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A Gullah Story

"De Fox en de Crow"

This story was recorded in South Carolina about 1923 by the writer Ambrose Gonzales, and published in his collection With Aesop along the Black Border. The Gullah language at that time was "deeper" or more conservative than that generally spoken today. The excerpts that appear below are reproduced in the spelling system devised by Gonzales, while the Krio translations are in a system developed by the Sierra Leonean writer Thomas Decker. If universal linguistic symbols (IPA) were used, the Gullah and Krio texts would appear even more similar. The Gullah and Krio words de/di (the), ooman/uman (woman), enty/enti (not so?), tief/tif (steal), teet/tit (teeth), and yez/yeys (ears) are, in fact, pronounced in almost exactly the same ways. The reader should also note that the sentence structures are almost identical and that many grammatical elements are the same. Both languages employ fuh/foh, bin fuh/bin foh, and duh/dey as pre-verbal markers to indicate the infinitive, conditional, and progressive.

De Fox en de Crow tells the story of a crafty fox who manages to trick a lady crow into dropping a piece of meat clenched firmly in her jaws. The crow stole the meat from a white man, who was going to give it to his dog, and then flew to safety on the limb of a nearby tree. The fox reasons that, as a woman, the crow must like to talk; and, if he can persuade her to open her mouth and speak, she will have to drop the prize. The fox flatters the crow in various ways, praising her theft of the meat, her flying abilities, her "stylish" plumage, etc.—but the crow pretends not to listen and holds on tightly to the meat. The fox finally discovers the bird's weakness when he praises her singing voice, notoriously bad in crows. The crow lets out a long, ugly screech, trying to impress her suitor, and drops her prize to the ground. The fox picks it up and says: "Tengky fuh de meat, tittuh"... "your voice is very good because it's my breakfast bell, but, as for your common sense, it ain't worth much."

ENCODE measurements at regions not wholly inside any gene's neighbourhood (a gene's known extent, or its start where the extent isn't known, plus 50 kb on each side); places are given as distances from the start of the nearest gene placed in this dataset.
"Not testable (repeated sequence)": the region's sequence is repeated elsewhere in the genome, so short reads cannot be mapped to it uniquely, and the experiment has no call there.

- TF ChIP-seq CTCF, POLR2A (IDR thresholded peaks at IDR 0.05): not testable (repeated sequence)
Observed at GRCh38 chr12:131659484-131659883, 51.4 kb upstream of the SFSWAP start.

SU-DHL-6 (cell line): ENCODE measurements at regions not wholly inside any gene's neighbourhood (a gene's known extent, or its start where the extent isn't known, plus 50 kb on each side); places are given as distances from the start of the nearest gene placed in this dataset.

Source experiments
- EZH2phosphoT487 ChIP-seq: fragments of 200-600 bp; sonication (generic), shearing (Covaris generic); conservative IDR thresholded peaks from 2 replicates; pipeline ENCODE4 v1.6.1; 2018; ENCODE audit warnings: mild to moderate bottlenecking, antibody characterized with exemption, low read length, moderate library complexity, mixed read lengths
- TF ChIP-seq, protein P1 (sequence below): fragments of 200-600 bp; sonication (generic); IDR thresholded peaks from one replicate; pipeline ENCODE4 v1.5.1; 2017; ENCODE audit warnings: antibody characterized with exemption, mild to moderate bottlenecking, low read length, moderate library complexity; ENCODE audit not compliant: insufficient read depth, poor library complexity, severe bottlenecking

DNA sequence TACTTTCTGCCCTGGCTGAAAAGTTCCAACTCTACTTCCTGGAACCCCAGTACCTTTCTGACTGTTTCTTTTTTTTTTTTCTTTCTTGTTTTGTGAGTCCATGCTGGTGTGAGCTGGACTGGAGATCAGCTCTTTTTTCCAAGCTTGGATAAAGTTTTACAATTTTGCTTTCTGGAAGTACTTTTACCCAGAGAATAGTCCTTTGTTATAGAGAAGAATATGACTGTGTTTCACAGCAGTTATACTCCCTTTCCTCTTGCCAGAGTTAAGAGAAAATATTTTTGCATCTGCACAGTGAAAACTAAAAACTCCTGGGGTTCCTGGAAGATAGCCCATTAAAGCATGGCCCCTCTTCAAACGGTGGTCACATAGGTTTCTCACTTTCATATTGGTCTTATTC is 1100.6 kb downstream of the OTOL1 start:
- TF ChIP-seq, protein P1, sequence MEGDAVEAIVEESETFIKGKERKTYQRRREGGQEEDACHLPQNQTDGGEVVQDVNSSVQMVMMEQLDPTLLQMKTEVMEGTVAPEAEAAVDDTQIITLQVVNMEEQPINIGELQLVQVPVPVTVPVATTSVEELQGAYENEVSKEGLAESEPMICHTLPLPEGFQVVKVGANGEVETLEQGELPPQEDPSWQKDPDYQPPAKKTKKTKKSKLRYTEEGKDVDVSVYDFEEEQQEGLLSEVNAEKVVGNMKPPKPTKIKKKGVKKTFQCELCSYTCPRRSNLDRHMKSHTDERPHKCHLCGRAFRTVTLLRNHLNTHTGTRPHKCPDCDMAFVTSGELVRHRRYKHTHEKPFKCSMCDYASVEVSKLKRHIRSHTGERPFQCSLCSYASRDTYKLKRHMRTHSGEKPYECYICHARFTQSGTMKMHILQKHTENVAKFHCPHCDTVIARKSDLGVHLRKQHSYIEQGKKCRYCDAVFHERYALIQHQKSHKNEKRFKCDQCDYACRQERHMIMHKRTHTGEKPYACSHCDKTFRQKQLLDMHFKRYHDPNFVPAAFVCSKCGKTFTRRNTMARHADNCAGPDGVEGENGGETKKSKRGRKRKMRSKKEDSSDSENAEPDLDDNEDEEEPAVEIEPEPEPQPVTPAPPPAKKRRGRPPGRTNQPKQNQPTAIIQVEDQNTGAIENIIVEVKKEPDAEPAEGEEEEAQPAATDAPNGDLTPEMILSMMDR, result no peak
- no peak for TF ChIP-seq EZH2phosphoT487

Translations by the author.


Den, Fox staat fuh talk. E say to eself, a say, "Dish yuh Crow duh ooman, enty? Ef a kin suade um fuh talk, him haffuh op'n e mout, enty? En ef e op'n e mout, enty de meat fuh drop out?"

Fox call to de Crow: "Mawnin tittuh, " e say. "Uh so glad you tief da meat fum de buckruh, cause him bin fuh trow-um-way pan de dog... E mek me bex fuh see man do shishuh ting lukkuh dat."

Crow nebbuh crack a teet! All-time Fox duh talk, Crow mout shet tight pan de meat, en a yez cock fuh lissin.

Sierra Leone Krio

Den, Fohx stat foh tohk. I sey to insef, i sey, "Dis Kro ya na uman, enti? If a kin pasweyd am foh tohk; i get foh opin in moht, enti? En if i opin in moht, enti di mit go fohdohm?"

Fohx kohl di Kro: "Mohnin titi, " i sey. A so gladi you tif da mit frohm di weytman, bikohs i bin foh trowey am to di dohg... I meyk a vex foh si man du tin leke dat."

Kro nohba opin in tit! Ohl di tem Fohx dey tohlx, Kro moht set tait pan di mit, en in yeys kak foh lisin.


Then, Fox started to talk. He said to himself, he said, "This here Crow is a woman, not so? If I can persuade her to talk, she has to open her mouth, not so? And if she opens her mouth, isn't it true the meat will drop out?"

Fox called to the Crow: "Morning girl," he said. "I am so glad you stole that meat from the white man, because he would have thrown it away to the dog... It makes me vexed to see a man do such a thing as that."

Crow never cracked open her teeth! All the time Fox was talking, Crow's mouth was shut tight on the meat, and her ears were cocked to listen.

Next: A Gullah Song in Mende